There is the scope for synergy between the Tourism, Entertain-ment and Culture ministry and the Colin Campbell-led Information and Development Ministry.

This is in regard to the production of videos and television programming, which target local and overseas markets.


The raft of infrastructural projects now in progress or in the the pipeline is a third advantage on which the new prime minister can capitalise. Highway 2000, the Northcoast Highway, bauxite expansion, port expansion and hotel construction projects all augur well for employment.

In addition, construction residential and commercial – in the private sector is robust.

These infrastructural projects, coupled with the favourable outlook for economic growth worldwide and developing countries in particular, provide Jamaica with the best opportunity for growth that it has experienced over the last 20 years.


A fourth factor in favour of economic growth is the reservoir of knowledge and financial resources that reside in the Jamaican Diaspora.

Representatives were in the island recently to attend Simpson Miller's inauguration ceremony, and there has been much enthusiasm among the Jamaican migrant community abroad in reaction to her appointment as prime minister.

As pointed out by university lecturer John Rapley in The Gleaner of April 6 ... There are many Jamaicans, of all ages, working in high positions at the world's major international bodies. What unites them is a conviction that Jamaica can do better, and a determination to play their part.

Playing their part is not confined to the US$2 billion or so of remittances that Jamaicans residing abroad send home to their families – money which seeps into the local economy in the form of housing construction, education of children and general consumption.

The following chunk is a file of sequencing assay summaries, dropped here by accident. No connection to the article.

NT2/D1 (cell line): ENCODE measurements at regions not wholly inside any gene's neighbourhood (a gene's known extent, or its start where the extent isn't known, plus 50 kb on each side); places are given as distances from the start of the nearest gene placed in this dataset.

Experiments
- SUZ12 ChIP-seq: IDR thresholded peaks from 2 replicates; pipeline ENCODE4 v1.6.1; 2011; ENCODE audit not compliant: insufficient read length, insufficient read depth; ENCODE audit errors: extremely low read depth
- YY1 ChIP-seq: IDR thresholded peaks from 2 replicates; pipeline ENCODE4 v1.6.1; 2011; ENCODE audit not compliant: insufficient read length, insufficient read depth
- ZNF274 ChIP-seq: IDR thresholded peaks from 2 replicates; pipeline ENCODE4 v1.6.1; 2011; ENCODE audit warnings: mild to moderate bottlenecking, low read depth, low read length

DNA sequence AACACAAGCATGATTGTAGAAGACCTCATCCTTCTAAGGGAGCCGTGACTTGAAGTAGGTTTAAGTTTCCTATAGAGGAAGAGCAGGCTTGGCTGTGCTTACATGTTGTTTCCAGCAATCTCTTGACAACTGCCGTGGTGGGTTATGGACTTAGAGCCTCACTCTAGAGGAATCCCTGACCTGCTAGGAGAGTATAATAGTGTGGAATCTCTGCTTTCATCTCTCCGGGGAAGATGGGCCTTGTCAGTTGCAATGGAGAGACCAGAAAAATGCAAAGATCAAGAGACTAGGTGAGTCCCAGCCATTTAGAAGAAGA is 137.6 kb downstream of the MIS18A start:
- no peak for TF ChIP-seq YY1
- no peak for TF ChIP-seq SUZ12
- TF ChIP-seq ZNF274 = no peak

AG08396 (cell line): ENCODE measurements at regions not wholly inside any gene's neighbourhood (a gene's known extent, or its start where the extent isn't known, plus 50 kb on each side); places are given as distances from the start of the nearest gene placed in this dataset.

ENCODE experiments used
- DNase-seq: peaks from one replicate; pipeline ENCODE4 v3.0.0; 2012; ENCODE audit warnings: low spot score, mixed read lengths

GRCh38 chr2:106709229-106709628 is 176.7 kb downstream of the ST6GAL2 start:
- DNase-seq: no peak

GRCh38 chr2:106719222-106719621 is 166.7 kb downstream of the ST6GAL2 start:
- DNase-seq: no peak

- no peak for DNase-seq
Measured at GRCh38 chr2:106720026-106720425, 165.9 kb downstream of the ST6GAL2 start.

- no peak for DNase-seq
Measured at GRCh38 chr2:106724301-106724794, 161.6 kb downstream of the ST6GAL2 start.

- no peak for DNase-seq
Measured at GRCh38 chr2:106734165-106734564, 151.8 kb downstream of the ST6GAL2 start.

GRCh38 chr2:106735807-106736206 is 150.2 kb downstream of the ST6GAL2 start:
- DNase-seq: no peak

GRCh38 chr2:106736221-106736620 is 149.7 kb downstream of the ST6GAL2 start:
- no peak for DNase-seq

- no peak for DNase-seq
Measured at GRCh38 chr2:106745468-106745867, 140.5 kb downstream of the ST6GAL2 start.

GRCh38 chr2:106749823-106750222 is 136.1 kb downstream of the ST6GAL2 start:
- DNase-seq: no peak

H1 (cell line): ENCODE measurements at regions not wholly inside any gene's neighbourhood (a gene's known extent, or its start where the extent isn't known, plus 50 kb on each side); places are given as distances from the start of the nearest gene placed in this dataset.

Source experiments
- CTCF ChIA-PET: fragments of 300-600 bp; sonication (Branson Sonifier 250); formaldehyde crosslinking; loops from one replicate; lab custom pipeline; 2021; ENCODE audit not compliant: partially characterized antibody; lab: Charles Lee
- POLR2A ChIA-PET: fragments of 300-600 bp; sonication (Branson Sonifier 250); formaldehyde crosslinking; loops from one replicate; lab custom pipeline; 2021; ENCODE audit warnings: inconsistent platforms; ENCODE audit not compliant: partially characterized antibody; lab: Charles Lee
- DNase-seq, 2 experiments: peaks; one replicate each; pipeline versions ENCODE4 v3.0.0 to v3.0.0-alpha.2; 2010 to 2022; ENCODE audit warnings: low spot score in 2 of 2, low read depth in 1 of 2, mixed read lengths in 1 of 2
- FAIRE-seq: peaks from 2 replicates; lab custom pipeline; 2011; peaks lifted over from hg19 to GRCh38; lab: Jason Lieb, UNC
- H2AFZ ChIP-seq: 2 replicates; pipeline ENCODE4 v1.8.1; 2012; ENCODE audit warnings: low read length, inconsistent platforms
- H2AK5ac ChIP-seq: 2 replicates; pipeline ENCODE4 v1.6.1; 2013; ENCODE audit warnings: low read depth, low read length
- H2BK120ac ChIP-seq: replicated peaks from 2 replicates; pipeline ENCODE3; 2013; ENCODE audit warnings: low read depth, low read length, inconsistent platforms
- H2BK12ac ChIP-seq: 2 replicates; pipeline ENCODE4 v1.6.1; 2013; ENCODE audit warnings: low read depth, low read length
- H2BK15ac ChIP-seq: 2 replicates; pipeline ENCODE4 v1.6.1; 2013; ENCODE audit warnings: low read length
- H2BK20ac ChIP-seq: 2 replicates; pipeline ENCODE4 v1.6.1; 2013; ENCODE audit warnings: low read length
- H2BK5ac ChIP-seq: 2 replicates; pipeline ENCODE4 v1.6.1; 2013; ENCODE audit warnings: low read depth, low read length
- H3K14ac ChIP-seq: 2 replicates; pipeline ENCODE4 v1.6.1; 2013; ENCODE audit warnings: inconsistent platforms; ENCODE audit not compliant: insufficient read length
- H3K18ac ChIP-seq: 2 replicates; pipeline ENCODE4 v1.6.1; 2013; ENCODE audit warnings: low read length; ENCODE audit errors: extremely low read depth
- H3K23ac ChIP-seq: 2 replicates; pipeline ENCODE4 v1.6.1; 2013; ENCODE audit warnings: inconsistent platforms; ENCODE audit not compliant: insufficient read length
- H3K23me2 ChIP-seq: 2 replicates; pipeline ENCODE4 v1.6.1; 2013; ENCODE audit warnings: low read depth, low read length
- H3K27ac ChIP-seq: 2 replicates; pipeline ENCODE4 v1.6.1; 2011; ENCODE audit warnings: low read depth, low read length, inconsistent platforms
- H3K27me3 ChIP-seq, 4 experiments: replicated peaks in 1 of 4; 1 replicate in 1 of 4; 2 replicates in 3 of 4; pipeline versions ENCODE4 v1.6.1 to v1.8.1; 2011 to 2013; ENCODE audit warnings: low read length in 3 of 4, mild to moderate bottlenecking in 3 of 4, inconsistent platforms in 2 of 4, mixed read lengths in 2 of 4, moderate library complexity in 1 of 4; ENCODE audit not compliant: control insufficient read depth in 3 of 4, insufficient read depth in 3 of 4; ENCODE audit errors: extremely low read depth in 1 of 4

But the diaspora wants to do more, and Prime Minister Simpson Miller must sustain the momentum started under her successor and stewarded by Junior Foreign Affairs Minister, Senator Delano Franklin.


The final factor on which the prime minister could capitalise is the recent surge in consumer and business confidence in the future, as captured by a survey conducted under the auspices of the Conference Board, an arm of the Jamaica Chamber of Commerce.

According to the survey, the seasonally adjusted Index of Consumer Confidence recorded 124.2 for the first quarter (January to March 6) of this year, up from 96.3 in the prior quarter and significantly above the 109.2 recorded a year ago.

The survey finding has possibly captured the feeling of hope that has been hanging in the air during the run-up to the PNP presidential election campaign and since the declaration of Simpson Miller’s victory.

The survey noted: When asked about future prospects for the economy, consumers held the most favourable economic outlook recorded in the five years that these surveys have been conducted.

The report continued: The outlook for future job prospects also improved, with one-in-four Jamaicans in the first quarter survey that expected more plentiful jobs during the year ahead.

But herein lies Simpson Miller's dilemma: unrealistic expectations. Is she able to produce real and sustainable jobs fast enough before people's patience wears thin?

Part of this positive consumer confidence is likely as a consequence of pent-up demand for wages and benefits following the wage restraint pact signed by government and trade unions representing public sector workers.

As evidenced by the spate of labour unrest that greeted this year, the management of consumer demand requires great skill.

Workers must be made to understand that high wage increases without production to back it up, could result in high inflation and the cycle continues.

So, I am back to where I started: the development of an inclusive vision on achieving world-class performance and output in all aspects of Jamaican life.